India’s Aadhaar is the world’s most ambitious national ID program. It’s affiliated with a larger, ongoing initiative called Digital India, which Prime Minister Narendra Modi launched in 2015 to help push India towards a more digital economy; and it’s administrated by the Unique Identification Authority of India, or UIDAI, a government agency that predates the program. The Aadhaar program assigns a unique, 12-digit number to each registered citizen, with each number pertaining to a citizen’s unique biographic information as well as biometric data in the form of fingerprint and iris scans.
At its outset, the ID program was envisioned as a means of helping to ensure that citizens can get access to government services, and to reduce corruption by establishing a digital paper trail for the dispersal of subsidies like food rations and medicine. But the program has quickly expanded, extending its reach into a variety of facets of daily life in India.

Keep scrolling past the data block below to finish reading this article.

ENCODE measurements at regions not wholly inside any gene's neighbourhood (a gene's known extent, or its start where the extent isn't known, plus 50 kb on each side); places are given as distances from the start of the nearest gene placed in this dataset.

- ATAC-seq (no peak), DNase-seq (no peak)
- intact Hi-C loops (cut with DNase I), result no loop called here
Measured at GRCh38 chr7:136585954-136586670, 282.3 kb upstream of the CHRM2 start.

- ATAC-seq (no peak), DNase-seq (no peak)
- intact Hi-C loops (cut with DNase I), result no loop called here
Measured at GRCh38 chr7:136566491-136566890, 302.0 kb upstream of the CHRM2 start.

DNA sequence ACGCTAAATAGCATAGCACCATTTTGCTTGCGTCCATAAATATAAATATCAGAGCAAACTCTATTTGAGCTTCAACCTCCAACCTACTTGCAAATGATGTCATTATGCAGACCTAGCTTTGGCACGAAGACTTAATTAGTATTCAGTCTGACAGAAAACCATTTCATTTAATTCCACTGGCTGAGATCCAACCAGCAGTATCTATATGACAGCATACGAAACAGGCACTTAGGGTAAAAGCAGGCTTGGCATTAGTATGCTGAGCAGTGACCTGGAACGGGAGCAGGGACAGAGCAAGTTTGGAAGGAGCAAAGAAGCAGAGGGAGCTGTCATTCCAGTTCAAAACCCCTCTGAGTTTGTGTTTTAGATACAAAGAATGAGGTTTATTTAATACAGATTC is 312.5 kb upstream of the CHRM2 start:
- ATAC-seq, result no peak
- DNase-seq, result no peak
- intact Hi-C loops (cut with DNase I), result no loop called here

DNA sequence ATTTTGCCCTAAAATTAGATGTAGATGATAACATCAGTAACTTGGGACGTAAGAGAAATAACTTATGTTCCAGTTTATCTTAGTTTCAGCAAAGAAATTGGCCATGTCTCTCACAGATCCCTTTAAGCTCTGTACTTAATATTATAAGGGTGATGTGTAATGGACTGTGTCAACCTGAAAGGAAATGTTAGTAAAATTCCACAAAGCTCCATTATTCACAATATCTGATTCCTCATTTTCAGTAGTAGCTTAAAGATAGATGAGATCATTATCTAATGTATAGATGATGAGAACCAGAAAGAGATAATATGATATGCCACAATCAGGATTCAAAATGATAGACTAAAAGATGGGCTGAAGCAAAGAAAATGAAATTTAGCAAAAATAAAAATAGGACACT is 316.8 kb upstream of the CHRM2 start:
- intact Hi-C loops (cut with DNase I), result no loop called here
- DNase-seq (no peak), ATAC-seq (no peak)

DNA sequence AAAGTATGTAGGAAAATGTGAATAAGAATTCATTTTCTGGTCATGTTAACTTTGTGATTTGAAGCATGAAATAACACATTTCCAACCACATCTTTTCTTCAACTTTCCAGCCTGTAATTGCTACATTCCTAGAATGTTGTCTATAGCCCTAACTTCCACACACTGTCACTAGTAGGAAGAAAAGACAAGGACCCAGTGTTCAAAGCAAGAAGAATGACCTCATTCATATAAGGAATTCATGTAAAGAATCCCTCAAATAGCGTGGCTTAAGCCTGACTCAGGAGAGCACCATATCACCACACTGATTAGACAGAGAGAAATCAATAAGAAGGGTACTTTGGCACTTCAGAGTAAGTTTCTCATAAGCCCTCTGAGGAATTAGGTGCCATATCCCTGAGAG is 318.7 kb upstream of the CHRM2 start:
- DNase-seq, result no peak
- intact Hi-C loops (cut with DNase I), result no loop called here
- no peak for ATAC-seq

It’s turning citizens’ phones into official identity documents:
It’s also now being used for mobile payments, letting citizens buy things without cash or even their own device:
In fact Aadhaar is being used in everything from airport screening to school credentialing to Skype:
But amid all the excitement, there are security and legal concerns: